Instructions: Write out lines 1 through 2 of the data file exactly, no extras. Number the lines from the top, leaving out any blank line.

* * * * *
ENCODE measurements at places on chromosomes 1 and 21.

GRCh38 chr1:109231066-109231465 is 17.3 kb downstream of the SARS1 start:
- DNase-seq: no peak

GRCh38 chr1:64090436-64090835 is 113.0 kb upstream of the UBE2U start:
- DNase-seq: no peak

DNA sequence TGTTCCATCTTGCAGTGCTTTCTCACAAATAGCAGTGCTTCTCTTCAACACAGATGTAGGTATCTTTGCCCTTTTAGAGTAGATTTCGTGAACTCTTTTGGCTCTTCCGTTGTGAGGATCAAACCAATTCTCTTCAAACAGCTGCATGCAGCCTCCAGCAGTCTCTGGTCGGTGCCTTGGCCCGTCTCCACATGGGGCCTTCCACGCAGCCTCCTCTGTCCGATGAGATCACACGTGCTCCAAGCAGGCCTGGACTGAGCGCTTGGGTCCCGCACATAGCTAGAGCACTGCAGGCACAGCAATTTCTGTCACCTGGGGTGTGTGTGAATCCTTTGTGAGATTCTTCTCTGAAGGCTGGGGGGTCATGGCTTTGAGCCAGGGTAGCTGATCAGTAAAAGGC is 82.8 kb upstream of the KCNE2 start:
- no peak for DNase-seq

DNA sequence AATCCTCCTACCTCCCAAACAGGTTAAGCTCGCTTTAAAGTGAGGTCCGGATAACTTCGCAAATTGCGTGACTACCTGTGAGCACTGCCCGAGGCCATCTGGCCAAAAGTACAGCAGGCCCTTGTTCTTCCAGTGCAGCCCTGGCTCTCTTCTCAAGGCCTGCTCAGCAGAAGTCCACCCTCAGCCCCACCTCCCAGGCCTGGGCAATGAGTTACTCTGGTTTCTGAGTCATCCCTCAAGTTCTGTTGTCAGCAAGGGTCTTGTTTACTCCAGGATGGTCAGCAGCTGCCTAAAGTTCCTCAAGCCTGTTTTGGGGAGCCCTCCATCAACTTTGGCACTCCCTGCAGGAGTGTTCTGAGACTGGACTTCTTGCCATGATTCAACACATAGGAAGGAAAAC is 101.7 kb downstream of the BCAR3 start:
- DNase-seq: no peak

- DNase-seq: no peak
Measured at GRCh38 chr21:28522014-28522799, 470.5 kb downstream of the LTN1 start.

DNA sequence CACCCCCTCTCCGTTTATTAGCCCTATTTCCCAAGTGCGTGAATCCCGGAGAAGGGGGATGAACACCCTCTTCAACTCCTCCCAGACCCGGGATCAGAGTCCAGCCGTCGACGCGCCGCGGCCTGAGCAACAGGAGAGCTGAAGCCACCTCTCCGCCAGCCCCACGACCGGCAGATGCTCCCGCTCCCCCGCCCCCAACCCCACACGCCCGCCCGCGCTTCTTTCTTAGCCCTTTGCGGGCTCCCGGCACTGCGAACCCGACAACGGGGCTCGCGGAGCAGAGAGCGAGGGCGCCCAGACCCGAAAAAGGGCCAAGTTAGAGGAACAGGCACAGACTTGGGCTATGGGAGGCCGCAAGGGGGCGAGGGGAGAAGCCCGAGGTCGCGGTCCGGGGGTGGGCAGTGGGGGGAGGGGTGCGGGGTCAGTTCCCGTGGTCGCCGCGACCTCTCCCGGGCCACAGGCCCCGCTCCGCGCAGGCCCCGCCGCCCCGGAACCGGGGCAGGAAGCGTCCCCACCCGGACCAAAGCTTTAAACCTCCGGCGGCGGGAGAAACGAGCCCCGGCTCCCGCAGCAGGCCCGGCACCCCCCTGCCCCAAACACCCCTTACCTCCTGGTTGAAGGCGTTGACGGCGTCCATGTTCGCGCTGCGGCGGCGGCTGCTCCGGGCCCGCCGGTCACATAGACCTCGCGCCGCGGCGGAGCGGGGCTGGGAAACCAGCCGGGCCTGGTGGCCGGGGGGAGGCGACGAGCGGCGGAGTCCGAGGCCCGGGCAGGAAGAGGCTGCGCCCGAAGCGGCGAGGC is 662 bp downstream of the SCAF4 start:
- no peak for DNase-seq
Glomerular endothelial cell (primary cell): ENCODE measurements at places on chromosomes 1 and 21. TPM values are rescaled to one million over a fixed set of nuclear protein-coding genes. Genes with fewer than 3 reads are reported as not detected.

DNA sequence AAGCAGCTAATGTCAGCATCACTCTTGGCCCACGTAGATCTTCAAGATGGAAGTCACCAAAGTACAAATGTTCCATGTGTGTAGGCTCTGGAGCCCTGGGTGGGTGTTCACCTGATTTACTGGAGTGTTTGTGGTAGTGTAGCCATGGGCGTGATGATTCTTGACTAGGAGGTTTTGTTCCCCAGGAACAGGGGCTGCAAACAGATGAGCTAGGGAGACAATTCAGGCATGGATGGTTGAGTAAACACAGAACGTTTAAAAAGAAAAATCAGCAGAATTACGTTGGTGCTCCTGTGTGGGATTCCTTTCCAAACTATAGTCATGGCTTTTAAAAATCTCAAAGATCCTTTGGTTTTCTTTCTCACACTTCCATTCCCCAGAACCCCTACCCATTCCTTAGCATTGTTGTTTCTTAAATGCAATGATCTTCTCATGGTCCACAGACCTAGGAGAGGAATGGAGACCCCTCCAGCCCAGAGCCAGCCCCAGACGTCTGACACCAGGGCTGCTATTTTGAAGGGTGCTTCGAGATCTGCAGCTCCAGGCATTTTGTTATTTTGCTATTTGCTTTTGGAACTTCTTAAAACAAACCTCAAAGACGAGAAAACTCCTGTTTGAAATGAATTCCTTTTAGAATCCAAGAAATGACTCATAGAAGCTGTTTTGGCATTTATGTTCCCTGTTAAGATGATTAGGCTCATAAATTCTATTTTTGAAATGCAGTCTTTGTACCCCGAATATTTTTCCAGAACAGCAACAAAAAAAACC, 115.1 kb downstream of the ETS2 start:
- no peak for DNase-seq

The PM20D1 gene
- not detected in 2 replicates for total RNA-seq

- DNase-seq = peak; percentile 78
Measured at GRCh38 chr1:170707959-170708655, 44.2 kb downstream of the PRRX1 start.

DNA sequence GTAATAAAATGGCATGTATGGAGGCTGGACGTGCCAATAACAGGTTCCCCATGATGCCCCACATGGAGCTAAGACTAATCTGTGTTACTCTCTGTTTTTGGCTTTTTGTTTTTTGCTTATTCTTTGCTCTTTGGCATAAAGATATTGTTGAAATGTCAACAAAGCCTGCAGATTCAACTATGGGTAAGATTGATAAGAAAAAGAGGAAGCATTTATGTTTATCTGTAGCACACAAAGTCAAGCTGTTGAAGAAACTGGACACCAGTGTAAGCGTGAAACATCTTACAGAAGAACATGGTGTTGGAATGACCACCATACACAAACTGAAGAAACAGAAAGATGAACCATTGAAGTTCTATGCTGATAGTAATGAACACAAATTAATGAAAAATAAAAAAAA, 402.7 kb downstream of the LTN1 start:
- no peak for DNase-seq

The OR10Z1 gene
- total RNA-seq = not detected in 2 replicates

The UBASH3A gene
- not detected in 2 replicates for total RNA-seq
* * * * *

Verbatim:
ENCODE measurements at places on chromosomes 1 and 21.

GRCh38 chr1:109231066-109231465 is 17.3 kb downstream of the SARS1 start: